Published: September 15, 2015
Genre: Historical Fiction
You might enjoy this book if you like: World War II Historical Fiction, novels about the "Golden Age" of filmmaking, spy novels
August, 1938. Paris is a city living on its nerves and the threat of war hangs heavy as a distant thunderstorm on a summer's day.
British actress, Clara Vine, is in Paris to film her latest movie, having left Berlin under a cloud. Joseph Goebbels has become increasingly suspicious that Clara has been mingling in Berlin society and passing snippets of information to her contacts in the British Embassy. It would have been absurd, if it hadn't also been true…
With war becoming increasingly likely, Clara is approached by an undercover British operative, Guy Hamilton, who asks her to perform a task for her country: to befriend Eva Braun, Hitler's girlfriend, and to pass on any information she can gather.
Clara knows that to undertake this task is to put herself back in danger. But she also knows that soon she may have to do everything in her power to protect her country…
Reading this book was one of the more frustrating experiences of my reading life. That being said, a big chunk of my frustration stems not from the book itself, but from a choice made by the American publisher.
This book was originally published in the United Kingdom under the title A War of Flowers and it is the third book in a series of four books (so far). However, the American publisher made the decision to publish this book first, as a standalone--although the author says that the first two books (and supposedly subsequent books) will be published at a later date. I didn't realize until I was at least a fourth of the way into this book that this was the case, although I suspected that I was missing something.
You see, this book is one that needs to be read as part of a series. Yes, you can follow the plot of this story without the first two books (mostly because it is all based on actual and well-known events), but you will definitely feel like you are a party where everyone knows everyone and you know no one. There are some interesting characters who pop in and out--characters who were apparently well-developed in previous books, and the main character is presented pretty much as-is. There are also characters who are "referred to" who either only appear briefly or don't appear at all, which would make sense if you knew who they were but, not having read the earlier books, you'll just wonder what is going on.
An even bigger problem is that I spent almost the entire book wondering why Clara, if she was in so much danger, didn't just go back to her native England. I'm assuming that the reason for this is given in one of the earlier books, but the absence of it here makes the reader who is starting with this book question the entire premise of the book.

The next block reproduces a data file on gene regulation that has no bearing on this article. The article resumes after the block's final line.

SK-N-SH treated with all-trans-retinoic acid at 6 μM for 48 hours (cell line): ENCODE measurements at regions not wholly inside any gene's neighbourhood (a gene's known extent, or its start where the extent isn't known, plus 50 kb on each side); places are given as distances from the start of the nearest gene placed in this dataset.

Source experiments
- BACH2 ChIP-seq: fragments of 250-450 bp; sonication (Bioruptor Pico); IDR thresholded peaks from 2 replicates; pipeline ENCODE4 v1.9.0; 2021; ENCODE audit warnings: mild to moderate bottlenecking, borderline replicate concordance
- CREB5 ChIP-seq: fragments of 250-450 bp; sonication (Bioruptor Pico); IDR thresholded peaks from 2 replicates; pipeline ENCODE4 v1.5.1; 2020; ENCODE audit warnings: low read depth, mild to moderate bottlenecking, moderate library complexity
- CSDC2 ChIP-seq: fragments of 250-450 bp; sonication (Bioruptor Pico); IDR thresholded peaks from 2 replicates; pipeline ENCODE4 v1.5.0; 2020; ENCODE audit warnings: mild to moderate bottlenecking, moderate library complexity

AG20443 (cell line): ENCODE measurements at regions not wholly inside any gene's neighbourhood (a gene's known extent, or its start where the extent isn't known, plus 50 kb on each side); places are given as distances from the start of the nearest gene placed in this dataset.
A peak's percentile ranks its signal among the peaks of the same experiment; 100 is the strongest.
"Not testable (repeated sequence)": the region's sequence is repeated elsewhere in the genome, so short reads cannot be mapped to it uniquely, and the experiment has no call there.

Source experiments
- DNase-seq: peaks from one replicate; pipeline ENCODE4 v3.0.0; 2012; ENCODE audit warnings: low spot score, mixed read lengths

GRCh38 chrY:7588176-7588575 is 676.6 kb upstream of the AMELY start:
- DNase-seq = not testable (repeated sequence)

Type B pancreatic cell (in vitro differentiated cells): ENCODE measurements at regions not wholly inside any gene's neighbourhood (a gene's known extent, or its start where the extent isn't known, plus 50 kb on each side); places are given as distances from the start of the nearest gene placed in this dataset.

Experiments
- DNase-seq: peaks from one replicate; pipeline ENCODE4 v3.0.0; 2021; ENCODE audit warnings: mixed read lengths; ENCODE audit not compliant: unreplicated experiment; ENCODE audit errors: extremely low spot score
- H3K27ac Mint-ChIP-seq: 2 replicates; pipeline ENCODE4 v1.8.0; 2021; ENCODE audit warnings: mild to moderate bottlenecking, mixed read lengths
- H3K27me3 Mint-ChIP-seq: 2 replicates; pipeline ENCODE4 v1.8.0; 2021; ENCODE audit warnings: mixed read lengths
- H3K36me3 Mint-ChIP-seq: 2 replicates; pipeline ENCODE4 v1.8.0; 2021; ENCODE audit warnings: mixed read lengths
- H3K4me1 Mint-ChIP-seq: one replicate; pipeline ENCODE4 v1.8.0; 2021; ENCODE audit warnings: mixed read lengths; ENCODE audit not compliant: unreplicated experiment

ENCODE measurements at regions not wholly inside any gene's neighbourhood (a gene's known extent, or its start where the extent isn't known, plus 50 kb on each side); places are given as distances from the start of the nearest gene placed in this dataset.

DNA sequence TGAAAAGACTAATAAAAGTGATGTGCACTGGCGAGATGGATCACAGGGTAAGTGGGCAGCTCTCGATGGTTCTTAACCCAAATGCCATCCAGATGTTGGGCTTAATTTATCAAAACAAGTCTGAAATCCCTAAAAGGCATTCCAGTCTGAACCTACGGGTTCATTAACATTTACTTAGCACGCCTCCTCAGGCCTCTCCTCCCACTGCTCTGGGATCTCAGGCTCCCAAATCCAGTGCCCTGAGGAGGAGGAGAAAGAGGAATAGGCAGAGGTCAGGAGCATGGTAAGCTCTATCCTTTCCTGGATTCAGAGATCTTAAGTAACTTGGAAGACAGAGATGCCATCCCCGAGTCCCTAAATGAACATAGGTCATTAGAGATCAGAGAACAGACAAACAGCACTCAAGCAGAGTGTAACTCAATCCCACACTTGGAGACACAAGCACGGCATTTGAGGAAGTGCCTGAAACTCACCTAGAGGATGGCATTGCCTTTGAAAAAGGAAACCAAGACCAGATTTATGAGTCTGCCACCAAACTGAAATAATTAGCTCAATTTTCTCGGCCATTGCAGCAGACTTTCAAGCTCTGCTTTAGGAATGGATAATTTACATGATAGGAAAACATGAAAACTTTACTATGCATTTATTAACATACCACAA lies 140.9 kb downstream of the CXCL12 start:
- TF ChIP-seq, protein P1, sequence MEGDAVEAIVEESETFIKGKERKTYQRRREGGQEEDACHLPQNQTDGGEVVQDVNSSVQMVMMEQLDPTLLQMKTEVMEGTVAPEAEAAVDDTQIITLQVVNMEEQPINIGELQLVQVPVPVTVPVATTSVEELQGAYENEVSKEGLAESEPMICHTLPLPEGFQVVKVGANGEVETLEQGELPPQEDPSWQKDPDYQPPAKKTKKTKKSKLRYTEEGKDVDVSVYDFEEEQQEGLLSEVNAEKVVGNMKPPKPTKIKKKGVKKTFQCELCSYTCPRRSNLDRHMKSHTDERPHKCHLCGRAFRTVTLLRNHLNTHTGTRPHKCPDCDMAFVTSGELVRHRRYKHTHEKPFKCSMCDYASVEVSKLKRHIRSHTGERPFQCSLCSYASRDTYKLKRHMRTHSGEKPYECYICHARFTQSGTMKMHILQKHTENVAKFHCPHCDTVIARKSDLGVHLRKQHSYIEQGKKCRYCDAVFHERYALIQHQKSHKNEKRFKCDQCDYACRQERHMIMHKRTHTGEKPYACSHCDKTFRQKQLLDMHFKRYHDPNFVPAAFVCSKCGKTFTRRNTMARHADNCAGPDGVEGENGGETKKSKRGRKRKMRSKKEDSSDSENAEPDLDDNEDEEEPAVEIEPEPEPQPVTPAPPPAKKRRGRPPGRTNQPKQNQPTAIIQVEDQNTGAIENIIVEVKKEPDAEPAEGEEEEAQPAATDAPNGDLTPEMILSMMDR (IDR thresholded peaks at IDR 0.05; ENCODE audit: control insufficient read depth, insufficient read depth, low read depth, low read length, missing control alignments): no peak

However, even with this handicap, there were things I liked and disliked about this book. The characters, while most were developed in earlier books, are intriguing. I do believe that Thynne did fictionalize the personalities of many of the historical characters--Joseph Goebbels is supposed to have been dashing and handsome (really? have you seen pictures of that guy?) and Eva Braun was supposed to be a silly, silly girl of no real consequence, which may not be completely inaccurate, but still sells the historical Eva Braun short. Still, as a work of fiction, these things can be overlooked because Thynne does make the characters so interesting.
I did feel that this was a spy book less like say, James Bond, and more like a game of chess. I'm not exactly a Bond fan, but I do wish that there was more, well, ,action in this book. Really, the only action was Clara going from a movie studio to a party to a salon to a restaurant and so on. The plot does crescendo, but the peak of that crescendo falls flat.
I was also bothered by the fact that the two plots--Clara as a spy in the resistance and the case of a murdered young woman on a cruise--never really come to a conclusion, much less a satisfying merging of the two story lines. This left the narrative feeling incomplete--like Thynne had run out of energy and just wanted to finish things quickly.
Obviously, not everything can be blamed on the book and the author as the publisher deserves a hefty dose of criticism. The flaws in this book outside of that are not so great that they "ruined" things for me and, honestly, if I had had the opportunity to read the first two books, I might have had a very different opinion.
I received an electronic copy of this book in return for an honest review. I received no other compensation for this post.